Luckily for us, there\'s always the occasional stubborn genius who is so driven by his muse that he couldn\'t give a tinker\'s cuss about where his next meal is coming from, and just has to keep banging his head against the door until someone finally opens it.
More of these guys, please [img]images/icons/wink.gif[/img]
Guys, you are WAY off base. I work in theater a lot. The strike is not about samples replacing musicians. It has absolutely NOTHING to do with samples replacing musicians.
The strike has to do with what are called minimum hires. This means a producer can write a musical for a five-piece jazz combo, but the musicians union will still require payment for (I believe) a 24-seat orchestra. It means a theater must hire and pay these musicians to literally sit on their butts and eat bagels.
Minimums suck. This is not about putting musicians out of work. This is about forcing artistic decisions upon a producer. If anything, it\'s holding back the development of the theater musical as an evolving art form, because the musicians union in New York would like to see it stay in the 1940s forever.
Really, in theater, music is the very least progressive element, PRECISELY because the musicians union has such a stranglehold on producers and such an investment in the status quo. The most progressive theater never happens on Broadway--because there\'s no way to break the stranglehold the unions have over the process.
I have had to lead many a union crew in New York. Trust me, you have no concept of the amount of crap you eat at the hands of those goons until you have gone through it. I have literally sat through a negotiation with two armed bodyguards sitting either side of the union boss (read: Mafioso). Outside, my show was being held hostage by the Teamsters, who had jammed up four solid blocks of NYC around the venue with their trucks. The teamsters were all just standing alongside their trucks, beating tire tools against their open hands and glaring at the entrance of the venue. My trucks were hopelessly gridlocked in. My drivers were threatened, and one actually left his truck and split--right in the middle of Sixth Avenue!!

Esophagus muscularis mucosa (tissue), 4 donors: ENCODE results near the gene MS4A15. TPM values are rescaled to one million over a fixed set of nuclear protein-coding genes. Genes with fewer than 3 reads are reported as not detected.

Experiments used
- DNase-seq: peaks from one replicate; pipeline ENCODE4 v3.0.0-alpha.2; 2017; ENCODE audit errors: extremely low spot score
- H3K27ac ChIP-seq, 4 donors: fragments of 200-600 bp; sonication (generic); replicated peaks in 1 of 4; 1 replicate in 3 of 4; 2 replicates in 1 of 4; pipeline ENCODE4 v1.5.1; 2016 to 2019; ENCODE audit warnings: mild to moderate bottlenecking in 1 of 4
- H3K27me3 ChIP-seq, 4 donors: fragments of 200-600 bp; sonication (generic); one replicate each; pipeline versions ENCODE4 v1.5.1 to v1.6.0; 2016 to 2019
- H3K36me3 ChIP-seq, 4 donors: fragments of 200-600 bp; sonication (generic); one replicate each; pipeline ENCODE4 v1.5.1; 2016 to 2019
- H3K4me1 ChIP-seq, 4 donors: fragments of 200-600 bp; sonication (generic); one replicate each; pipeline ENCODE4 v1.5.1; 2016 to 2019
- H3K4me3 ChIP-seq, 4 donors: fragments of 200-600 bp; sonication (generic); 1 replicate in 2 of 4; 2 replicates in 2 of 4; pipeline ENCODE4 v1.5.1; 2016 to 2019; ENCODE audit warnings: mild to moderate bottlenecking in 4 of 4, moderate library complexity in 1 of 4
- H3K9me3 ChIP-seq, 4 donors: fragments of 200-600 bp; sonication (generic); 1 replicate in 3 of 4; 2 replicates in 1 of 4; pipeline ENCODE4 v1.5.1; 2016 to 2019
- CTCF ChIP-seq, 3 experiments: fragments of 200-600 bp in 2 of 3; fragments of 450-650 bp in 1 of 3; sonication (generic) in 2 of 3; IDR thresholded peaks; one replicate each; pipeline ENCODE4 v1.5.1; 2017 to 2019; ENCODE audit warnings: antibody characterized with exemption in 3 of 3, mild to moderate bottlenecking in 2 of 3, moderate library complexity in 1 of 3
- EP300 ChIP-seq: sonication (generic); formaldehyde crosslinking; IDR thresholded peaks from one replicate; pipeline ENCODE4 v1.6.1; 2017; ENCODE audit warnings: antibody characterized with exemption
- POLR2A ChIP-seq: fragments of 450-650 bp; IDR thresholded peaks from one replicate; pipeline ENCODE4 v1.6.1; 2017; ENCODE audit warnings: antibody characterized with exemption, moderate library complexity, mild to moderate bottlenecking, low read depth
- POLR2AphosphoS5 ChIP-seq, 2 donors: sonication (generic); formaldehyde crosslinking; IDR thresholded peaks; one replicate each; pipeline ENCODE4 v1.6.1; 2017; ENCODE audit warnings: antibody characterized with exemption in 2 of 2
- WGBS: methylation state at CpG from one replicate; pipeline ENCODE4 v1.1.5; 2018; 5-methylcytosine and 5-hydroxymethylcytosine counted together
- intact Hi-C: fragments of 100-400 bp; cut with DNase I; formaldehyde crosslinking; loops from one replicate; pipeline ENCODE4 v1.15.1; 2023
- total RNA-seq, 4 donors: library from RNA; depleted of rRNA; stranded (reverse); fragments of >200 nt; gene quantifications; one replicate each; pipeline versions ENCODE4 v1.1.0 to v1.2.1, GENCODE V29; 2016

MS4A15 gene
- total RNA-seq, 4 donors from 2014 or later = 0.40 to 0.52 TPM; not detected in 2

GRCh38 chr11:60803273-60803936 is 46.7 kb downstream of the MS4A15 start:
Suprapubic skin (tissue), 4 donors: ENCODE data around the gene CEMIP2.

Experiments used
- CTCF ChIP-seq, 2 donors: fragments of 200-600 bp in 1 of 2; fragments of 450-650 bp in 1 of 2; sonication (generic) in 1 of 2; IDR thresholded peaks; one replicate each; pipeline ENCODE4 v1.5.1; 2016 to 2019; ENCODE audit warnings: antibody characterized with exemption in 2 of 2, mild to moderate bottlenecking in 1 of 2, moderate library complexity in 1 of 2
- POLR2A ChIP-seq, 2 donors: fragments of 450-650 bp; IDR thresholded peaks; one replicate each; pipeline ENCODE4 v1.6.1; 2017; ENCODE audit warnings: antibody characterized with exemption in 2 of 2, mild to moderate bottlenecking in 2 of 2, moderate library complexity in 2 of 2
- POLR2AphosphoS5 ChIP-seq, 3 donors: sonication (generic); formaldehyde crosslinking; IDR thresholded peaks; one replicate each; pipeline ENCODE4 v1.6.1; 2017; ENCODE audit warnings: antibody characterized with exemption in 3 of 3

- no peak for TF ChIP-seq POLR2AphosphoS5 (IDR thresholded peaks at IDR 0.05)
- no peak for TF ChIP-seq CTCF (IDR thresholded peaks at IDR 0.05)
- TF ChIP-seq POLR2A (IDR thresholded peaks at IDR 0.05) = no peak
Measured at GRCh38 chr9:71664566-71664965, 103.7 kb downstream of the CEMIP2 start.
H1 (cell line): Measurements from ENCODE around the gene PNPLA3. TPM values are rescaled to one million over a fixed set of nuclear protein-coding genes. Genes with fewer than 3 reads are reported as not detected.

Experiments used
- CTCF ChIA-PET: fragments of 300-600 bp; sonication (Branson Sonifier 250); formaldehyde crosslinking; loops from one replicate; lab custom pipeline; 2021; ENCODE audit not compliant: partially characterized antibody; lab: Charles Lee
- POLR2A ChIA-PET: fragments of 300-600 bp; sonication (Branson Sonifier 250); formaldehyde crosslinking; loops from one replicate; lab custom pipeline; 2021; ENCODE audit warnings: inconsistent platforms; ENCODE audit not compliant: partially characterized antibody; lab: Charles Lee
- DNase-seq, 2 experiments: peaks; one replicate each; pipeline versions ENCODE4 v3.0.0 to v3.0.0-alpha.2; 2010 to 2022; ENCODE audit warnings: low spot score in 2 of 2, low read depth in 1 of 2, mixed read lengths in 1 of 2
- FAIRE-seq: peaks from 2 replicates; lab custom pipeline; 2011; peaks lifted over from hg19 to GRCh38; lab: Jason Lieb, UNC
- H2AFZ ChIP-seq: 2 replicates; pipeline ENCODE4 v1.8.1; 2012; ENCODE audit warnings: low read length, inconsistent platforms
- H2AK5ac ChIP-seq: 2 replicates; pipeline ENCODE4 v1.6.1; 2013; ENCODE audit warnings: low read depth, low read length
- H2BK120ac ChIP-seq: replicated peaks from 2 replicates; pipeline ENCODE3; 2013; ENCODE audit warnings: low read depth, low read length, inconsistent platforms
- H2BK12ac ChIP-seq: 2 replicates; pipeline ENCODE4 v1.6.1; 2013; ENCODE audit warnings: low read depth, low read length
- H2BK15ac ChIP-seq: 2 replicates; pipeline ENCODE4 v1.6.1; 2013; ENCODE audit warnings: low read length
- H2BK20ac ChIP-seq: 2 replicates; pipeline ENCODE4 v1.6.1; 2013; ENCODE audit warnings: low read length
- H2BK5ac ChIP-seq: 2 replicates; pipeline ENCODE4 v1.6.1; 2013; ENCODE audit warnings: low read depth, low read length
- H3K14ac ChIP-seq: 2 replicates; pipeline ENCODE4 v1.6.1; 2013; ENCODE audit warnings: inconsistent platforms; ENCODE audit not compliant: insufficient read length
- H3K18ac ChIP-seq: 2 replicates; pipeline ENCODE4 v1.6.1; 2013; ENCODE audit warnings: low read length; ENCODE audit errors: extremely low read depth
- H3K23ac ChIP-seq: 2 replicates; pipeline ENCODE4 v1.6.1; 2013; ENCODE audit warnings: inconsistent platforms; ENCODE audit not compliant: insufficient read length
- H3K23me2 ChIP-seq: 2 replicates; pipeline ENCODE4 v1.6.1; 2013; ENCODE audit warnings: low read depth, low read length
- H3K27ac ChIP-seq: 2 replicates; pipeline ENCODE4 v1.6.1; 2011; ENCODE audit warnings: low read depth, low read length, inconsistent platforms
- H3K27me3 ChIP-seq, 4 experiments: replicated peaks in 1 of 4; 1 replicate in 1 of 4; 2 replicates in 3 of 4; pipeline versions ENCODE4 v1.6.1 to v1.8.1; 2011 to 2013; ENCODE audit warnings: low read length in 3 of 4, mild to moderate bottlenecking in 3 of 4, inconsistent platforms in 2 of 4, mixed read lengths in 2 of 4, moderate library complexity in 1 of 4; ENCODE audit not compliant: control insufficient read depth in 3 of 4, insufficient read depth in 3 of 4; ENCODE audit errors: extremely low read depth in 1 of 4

Don\'t belive those \"poor little abused\" stories from the unions. You\'ve never gotten a screwing until you\'ve had a good union screwing.
Bruce is absolutely right. The musicians union is totally misrepresenting the issue to gain public sympathy. The producers are not, and have no intention of, using samples or virtual orchestras. They know the public will not pay $80 or more for tickets to see a show without a live orchestra. As Bruce said, they just want to force producers to hire musicians that are not needed. Typical union B.S.
The strike has been settled. The larger theatres will have smaller orchestras. But to clarify one point Bruce made. There already is a provision for special situations on the size of orchestras. They are reviewed individually to allow artistic freedom. \"Mama Mia\" is an example. They requested to not use a 24 piece orchestra since the music of ABBA could best be performed with a 9 piece band. It was approved.
\"nowadays, producers can shop the world and hop on a jet to get to a low priced orchestra.\"
This is how the London Symphony Orchestra started showing up in so many movies and other projects. Back in the \'70\'s, an arranger I worked with a lot in Nashville started going to England for his album projects. He said he could go to London and hire the London Symphony players, take his whole family and have a month long vacation for what it cost to hire a studio orchestra in America. I don\'t know how their pay compares now, but it was just a small fraction of union scale in the United States. I say this in no way to belittle one of the world\'s great orchestras. But, if the economics had been right in the 70\'s, we wouldn\'t be discussing the LSO sound nearly as much today. Some of the greatest musicians in the world are studio musicians. The pay is much better than even our major symphonies. But, when you are a free lance musician and the work slows or stops, you are in trouble.